What Are Fungal Nail Infections?

Don’t be embarrassed if you have toenail or fingernail fungus. It’s way more common than you think.

Fungi are tiny organisms you can only see through a microscope. There are many different types that can cause a nail infection. Sometimes they live on your skin and don’t make any trouble. But if you have a lot in one area, you might get infected.

Causes

Nail fungus -- its formal name is onychomycosisis -- is a lot like athlete’s foot. But instead of affecting the skin on the bottom of your feet or between your toes, it invades your nails.

Since fungus thrives in dark, warm places, your toenails are more likely to be affected than your fingernails. Your toes also have less blood flow than your fingers, which makes it harder for your body to pick up on and prevent an infection.

Men are more likely to get fungal infections than women. Older people or those who have a weak immune system or ongoing (chronic) health problems like diabetes are also at higher risk.

Another way to set yourself up for an infection is wearing shoes that make your feet hot and sweaty. You’re also more likely to pick up a fungus when you don’t keep your feet clean and dry.

Walking barefoot through gym showers, swimming pools, and locker rooms can also increase your chances of infection. These are places where fungus spreads easily. If someone you live with has a fungal infection, you can also catch it from them.

And if you already have athlete’s foot, there is a chance that the fungus can spread to your nails.

Symptoms

At first, you may only see a white or yellow spot under your nail. Over time, this spreads and can turn your whole nail white, yellow, green or black.

Your nail may thicken and could be hard to trim. Many people notice that their nail starts to curl up or down or loosens from the nail bed. Or it could become brittle and crumble when you touch it.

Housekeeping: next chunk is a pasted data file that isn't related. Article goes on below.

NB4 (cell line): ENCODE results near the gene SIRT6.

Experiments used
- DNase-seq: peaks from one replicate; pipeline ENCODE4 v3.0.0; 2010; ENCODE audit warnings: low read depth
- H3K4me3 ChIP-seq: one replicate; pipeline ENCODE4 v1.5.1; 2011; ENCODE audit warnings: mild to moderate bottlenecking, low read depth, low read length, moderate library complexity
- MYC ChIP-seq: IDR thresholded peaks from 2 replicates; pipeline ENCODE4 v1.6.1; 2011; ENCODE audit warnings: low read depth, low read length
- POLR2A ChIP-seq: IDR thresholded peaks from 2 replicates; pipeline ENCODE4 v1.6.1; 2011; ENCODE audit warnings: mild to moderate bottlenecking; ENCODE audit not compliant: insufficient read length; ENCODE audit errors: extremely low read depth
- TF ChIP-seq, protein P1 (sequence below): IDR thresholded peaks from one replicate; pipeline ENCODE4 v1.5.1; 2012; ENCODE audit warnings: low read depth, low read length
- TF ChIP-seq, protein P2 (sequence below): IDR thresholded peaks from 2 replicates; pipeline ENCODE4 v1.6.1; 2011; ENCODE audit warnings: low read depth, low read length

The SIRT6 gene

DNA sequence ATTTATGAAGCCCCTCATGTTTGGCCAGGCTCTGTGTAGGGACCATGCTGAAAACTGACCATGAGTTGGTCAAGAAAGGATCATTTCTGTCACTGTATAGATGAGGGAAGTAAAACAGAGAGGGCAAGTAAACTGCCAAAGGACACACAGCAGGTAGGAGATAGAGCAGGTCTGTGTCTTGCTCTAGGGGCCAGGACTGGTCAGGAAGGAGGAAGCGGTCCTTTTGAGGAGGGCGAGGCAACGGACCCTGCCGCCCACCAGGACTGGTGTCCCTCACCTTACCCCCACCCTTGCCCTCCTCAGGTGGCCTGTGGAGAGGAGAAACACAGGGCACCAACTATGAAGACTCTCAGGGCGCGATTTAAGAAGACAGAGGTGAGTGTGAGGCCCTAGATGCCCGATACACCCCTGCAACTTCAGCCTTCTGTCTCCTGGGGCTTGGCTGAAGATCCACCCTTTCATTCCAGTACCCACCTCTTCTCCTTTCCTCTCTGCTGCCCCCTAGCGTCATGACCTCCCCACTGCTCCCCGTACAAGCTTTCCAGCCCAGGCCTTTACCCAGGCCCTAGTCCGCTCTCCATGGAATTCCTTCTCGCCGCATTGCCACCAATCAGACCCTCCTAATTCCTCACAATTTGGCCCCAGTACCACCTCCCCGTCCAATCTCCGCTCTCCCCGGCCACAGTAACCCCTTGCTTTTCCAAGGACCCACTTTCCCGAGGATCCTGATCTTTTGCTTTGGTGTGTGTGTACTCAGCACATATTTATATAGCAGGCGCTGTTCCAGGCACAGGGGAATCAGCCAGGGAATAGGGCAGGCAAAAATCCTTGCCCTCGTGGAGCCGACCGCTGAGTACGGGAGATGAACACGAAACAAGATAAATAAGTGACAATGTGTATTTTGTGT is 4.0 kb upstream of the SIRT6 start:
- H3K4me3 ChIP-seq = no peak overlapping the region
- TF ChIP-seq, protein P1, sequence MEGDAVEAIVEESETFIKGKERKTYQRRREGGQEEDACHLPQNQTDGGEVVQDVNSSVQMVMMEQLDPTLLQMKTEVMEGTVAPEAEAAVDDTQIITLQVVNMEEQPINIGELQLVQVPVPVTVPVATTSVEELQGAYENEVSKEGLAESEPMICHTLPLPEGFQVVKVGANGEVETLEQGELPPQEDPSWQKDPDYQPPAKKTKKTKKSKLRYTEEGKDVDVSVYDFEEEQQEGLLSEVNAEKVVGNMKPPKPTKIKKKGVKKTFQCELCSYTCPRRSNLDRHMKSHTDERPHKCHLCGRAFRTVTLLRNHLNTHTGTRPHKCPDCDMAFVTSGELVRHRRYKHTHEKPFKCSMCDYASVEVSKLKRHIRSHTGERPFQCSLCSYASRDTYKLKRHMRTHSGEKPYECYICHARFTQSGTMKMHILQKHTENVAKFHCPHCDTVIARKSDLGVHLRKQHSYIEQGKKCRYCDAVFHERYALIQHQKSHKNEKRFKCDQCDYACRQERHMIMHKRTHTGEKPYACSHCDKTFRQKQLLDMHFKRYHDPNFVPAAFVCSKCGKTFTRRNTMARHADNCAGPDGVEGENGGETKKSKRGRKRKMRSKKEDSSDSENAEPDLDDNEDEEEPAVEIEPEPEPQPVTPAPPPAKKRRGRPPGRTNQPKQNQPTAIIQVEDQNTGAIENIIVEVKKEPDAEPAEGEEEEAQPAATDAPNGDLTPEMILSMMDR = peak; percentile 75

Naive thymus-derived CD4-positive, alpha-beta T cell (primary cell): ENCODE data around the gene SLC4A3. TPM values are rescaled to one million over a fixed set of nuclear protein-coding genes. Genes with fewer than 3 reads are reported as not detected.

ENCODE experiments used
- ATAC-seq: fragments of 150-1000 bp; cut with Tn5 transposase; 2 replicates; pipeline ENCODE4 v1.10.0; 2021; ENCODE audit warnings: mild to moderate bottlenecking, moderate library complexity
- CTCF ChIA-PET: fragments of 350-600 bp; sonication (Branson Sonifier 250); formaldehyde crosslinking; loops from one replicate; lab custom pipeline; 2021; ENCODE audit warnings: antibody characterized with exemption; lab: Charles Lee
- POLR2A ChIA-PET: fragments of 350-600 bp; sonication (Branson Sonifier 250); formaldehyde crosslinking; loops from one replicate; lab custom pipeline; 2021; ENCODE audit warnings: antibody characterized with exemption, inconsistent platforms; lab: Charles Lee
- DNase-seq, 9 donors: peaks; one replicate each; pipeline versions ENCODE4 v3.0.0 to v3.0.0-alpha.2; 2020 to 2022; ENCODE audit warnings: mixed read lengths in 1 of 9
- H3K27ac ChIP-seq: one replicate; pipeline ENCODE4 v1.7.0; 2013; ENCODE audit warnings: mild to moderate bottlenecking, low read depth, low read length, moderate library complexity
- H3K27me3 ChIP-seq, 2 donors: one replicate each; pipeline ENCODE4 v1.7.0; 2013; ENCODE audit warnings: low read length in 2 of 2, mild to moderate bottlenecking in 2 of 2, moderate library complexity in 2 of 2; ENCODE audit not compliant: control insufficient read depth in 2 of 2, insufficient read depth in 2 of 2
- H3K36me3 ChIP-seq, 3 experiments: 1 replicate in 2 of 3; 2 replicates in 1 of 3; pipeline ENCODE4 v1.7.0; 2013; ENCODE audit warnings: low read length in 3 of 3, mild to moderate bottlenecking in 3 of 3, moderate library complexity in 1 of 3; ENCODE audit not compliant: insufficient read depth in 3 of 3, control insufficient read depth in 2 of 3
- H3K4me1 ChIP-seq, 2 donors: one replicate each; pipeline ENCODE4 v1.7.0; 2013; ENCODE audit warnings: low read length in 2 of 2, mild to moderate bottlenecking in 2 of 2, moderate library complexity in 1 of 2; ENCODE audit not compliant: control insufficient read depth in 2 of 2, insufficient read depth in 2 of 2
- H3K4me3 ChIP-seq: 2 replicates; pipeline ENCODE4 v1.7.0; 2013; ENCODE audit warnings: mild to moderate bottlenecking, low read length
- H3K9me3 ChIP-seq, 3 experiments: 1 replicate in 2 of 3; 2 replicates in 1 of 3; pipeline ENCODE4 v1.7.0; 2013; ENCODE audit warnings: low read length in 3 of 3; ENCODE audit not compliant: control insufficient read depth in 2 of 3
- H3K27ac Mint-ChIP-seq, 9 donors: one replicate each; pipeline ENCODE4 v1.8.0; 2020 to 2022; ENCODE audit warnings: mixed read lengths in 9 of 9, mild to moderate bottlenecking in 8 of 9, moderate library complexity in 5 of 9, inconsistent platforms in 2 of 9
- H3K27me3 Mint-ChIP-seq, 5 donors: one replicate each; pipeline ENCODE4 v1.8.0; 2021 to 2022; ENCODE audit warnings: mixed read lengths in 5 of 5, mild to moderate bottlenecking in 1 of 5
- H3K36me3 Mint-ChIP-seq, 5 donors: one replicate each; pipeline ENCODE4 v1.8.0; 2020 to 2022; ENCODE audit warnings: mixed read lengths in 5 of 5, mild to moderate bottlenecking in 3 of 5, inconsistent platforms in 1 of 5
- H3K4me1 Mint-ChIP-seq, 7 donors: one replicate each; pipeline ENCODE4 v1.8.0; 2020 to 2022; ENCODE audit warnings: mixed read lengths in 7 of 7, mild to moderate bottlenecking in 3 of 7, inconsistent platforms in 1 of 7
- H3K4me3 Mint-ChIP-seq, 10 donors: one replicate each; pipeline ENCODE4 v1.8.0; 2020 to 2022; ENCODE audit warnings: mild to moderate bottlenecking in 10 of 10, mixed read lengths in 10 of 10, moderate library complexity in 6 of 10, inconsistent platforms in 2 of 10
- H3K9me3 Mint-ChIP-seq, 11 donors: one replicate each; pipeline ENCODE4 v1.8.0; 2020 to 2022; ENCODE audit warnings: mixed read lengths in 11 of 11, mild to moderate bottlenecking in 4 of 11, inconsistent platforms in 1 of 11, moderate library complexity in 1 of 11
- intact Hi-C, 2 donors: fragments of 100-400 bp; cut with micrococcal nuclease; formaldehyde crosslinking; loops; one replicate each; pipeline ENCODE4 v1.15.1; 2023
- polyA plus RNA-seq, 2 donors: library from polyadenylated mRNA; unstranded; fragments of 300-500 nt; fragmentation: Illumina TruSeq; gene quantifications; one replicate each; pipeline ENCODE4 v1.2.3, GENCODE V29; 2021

It’s easy to ignore fungal nail infections at first, since you may not have any pain. But if left untreated, it can hurt to put any pressure on the area. If an infection gets bad enough, it can even become hard to walk.

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Prevention and Treatment

It’s a good idea to wash your hands and feet often. Use soap, and make sure you get between your fingers and toes.

Keep your fingernails and toenails short and trimmed straight across.

Wear socks that wick away (absorb) moisture. If your feet sweat a lot, change your socks once or twice a day, or take off your shoes and let your feet cool when you have the chance.

Use antifungal powder or spray on your feet as well as in your shoes. Throw away old pairs of closed-toe shoes since fungi might be living in them.

If you get manicures at nail salons, visit only the ones that disinfect tools after each client. You can also bring your own file and clippers from home. Ask that your cuticles not be cut, since this can cause tiny breaks in the skin that let germs in.

Don’t share towels if someone else in your family has nail fungus. This will pass around the infection.

See your doctor if you think you have nail fungus. You may need a prescription to treat it, whether that means taking a medicine by mouth or using a special cream. In severe cases, your nail may need to be removed so a healthy new one can grow in its place. Doctors can also use lasers to treat nail fungus.

WebMD Medical Reference Reviewed by Debra Jaliman, MD on March 07, 2018

Sources

SOURCES:

American Academy of Family Physicians: “Nail Fungal Infections.”

American Family Physician: “Onychomycosis: Current Trends in Diagnosis and Treatment.”

National Health Service (U.K.): “Fungal Nail Infection.”

Mayo Clinic: “Nail Fungus.”

Cleveland Clinic: “How You Can Stop Foot and Toenail Fungus In Its Tracks.”

American Podiatric Medical Association: “Toenail Fungus.”

CDC: “Fungal Nail Infections.”

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